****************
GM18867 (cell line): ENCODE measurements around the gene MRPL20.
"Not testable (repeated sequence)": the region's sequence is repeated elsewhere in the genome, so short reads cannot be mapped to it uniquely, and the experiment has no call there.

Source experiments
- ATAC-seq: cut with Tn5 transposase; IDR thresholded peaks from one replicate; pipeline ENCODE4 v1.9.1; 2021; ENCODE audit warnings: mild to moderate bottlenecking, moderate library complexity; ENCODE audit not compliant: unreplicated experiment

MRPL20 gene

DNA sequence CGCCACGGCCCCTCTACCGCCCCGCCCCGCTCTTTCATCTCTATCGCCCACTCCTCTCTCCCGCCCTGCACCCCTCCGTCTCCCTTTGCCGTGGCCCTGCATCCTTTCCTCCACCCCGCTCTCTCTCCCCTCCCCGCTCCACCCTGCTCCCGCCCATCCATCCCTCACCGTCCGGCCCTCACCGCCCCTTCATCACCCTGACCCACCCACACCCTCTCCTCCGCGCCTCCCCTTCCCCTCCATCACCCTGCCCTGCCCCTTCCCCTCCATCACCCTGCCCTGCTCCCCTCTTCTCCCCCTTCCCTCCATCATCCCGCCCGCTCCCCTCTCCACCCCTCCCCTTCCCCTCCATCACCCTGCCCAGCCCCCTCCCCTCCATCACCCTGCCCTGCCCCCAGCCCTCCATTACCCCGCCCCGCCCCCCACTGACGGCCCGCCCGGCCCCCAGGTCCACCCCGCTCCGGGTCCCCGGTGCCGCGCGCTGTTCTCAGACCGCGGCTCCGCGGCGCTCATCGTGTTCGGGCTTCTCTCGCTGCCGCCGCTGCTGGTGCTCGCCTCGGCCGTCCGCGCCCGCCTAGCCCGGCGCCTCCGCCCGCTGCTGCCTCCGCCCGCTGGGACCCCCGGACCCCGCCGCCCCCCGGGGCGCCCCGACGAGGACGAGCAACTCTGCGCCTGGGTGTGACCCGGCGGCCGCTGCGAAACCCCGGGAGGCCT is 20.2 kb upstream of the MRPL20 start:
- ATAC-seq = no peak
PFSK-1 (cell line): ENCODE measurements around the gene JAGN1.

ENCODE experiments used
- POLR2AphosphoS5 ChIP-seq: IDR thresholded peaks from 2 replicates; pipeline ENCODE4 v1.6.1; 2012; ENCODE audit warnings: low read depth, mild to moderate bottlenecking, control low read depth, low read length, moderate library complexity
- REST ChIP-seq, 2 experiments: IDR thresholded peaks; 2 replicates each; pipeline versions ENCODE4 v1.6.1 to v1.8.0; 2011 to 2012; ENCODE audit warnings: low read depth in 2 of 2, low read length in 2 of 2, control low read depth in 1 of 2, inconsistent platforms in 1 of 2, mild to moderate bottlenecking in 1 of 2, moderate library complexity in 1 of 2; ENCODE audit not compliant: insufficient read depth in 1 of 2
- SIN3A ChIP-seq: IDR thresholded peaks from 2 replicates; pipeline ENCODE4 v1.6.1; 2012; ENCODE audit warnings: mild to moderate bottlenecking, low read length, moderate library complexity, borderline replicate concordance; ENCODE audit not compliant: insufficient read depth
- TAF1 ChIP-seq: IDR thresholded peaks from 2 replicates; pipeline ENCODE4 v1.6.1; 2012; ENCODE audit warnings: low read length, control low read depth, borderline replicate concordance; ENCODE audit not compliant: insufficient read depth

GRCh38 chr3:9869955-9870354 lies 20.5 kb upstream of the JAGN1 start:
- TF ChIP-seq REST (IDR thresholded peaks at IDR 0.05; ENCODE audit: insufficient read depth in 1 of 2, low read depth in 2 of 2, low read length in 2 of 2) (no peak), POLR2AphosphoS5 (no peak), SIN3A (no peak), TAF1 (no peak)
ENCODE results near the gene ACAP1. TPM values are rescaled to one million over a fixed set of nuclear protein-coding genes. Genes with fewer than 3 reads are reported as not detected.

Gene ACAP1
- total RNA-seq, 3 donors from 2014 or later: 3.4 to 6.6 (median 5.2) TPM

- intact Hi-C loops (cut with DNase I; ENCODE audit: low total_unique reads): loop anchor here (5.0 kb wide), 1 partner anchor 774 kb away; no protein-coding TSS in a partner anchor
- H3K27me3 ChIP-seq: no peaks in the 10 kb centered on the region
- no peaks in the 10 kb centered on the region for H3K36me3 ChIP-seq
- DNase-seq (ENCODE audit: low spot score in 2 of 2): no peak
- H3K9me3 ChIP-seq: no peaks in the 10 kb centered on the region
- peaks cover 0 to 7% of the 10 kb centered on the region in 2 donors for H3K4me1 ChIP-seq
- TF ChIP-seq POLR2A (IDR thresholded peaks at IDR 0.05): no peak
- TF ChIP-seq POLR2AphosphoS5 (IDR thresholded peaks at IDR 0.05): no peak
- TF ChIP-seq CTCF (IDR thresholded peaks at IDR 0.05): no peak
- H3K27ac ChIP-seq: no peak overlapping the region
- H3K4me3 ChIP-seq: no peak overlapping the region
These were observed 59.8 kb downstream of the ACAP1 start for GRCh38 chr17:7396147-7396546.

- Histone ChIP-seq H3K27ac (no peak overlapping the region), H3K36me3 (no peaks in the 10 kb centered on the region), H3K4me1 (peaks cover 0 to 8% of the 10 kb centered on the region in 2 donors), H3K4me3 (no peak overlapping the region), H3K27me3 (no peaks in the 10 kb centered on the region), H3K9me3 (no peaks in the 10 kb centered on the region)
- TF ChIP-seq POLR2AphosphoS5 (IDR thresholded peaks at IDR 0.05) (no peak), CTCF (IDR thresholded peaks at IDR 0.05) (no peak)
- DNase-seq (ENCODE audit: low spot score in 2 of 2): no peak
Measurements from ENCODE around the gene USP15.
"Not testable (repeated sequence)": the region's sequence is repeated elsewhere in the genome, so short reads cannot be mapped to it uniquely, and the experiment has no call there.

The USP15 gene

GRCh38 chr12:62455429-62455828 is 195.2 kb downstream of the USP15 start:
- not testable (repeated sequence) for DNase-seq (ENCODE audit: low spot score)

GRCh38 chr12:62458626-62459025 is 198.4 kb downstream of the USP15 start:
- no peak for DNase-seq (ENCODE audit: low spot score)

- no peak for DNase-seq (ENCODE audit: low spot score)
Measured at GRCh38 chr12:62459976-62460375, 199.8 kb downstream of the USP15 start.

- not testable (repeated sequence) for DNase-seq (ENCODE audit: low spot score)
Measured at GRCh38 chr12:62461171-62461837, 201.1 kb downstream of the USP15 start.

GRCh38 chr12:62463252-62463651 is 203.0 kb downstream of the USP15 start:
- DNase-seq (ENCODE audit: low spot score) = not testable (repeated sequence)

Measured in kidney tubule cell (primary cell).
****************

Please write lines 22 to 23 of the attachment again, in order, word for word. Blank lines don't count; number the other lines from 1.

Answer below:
- DNase-seq (ENCODE audit: low spot score in 2 of 2): no peak
- H3K9me3 ChIP-seq: no peaks in the 10 kb centered on the region